Irish surnames have had their original forms altered in many ways. Before being translated into English, O'Gallivan appeared as O Gealbhain, derived from the words "geal," which means "bright," and "ban," which means "white."
Early Origins of the O'Gallivan family
The surname O'Gallivan was first found in County Clare
(Irish: An Clár) located on the west coast of Ireland
in the province of Munster
, where they are a sept of Thomond
MacLysaght, Edward, Irish Families Their Names, Arms and Origins 4th Edition. Dublin: Irish Academic, 1982. Print. (ISBN 0-7165-2364-7)
Early History of the O'Gallivan family
This web page shows only a small excerpt of our O'Gallivan research.Another 363 words (26 lines of text) covering the year 1317 is included under the topic Early O'Gallivan History in all our PDF Extended History products and printed products wherever possible.
O'Gallivan Spelling Variations
Names written in official documents were generally spelt as they sounded, leading to the problem of one name being recorded under several different variations, creating the illusion in records of more than one person. Among the many spelling variations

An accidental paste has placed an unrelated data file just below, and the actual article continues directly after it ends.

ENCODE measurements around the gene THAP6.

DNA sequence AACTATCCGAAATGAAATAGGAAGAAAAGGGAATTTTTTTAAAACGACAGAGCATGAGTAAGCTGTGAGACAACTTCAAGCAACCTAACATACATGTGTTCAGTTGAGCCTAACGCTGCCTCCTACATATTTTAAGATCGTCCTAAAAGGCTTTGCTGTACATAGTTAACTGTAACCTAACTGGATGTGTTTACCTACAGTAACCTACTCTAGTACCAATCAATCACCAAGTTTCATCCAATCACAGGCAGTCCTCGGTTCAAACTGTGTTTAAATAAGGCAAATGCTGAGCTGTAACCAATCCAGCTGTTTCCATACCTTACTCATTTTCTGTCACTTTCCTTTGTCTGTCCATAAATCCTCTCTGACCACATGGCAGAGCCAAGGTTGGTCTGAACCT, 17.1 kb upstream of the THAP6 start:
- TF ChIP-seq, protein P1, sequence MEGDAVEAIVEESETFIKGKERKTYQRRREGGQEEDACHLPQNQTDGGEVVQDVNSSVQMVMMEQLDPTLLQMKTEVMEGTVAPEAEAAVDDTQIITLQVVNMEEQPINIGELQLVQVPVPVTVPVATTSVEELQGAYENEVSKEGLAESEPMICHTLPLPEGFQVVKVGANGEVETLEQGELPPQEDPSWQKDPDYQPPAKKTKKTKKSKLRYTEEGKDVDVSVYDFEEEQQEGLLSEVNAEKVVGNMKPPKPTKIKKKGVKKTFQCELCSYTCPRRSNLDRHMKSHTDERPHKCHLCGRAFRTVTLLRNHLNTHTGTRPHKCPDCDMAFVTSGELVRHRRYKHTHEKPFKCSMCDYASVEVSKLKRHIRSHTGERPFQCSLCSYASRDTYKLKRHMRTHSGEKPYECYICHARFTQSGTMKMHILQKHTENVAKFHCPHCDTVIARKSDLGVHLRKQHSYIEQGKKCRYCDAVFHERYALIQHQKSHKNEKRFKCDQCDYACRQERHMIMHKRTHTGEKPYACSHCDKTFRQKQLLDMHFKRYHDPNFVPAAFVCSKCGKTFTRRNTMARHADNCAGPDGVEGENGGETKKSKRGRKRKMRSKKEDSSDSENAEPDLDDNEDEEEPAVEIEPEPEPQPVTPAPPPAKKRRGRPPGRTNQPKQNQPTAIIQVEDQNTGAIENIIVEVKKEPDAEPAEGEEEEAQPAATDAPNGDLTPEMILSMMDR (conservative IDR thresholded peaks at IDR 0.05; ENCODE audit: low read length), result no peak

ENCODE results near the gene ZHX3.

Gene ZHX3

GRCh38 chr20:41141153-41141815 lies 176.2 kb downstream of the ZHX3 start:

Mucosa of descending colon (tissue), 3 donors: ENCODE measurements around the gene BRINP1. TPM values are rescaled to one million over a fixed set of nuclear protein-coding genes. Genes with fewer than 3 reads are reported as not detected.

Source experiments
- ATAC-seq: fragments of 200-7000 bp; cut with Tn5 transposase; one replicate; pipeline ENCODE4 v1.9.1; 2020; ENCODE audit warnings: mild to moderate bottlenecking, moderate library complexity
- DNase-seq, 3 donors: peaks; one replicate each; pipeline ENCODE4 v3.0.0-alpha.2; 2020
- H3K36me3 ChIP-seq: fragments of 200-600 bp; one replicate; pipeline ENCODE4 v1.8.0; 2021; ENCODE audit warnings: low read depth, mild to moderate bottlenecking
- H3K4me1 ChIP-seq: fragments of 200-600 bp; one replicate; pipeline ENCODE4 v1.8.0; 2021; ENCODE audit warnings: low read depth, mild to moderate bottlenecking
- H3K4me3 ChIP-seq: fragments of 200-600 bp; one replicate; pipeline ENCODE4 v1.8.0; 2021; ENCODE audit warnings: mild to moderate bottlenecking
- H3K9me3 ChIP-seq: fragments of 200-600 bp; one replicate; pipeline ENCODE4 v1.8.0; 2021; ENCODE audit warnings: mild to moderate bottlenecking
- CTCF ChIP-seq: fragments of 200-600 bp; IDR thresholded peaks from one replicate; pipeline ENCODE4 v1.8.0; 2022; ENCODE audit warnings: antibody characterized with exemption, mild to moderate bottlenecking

of the surname O'Gallivan that are preserved in documents of the family history are Galvin, Gallivan, O'Galvin and others.
Early Notables of the O'Gallivan family (pre 1700)
Another 22 words (2 lines of text) are included under the topic Early O'Gallivan Notables in all our PDF Extended History products and printed products wherever possible.
Migration of the O'Gallivan family to the New World and Oceana
The English-ruled Ireland
of the late 18th and 19th centuries featured a rapidly increasing population and an agricultural-based economy. This combination proved to be disastrous in the 1840s after a couple of failed potato harvests. Thousands died of disease and starvation, and thousands more left the country, often bound for North America. Those that survived the journey to North America were put to work building the bridges, canals, roadways, and railways needed for the development of an industrial society. Those Irish, although often despised by those already established in North American cities and towns, played an instrumental role in making Canada and the United States the powerful and wealthy nations that they are today. An examination of early immigration and passenger lists has shown many immigrants bearing the name O'Gallivan: James, Joseph, Patrick, Simon, Thomas Galvin who arrived in Philadelphia between 1840 and 1860; David Galvin settled in Maryland in 1776; J. Galvin settled in Baltimore Maryland in 1822.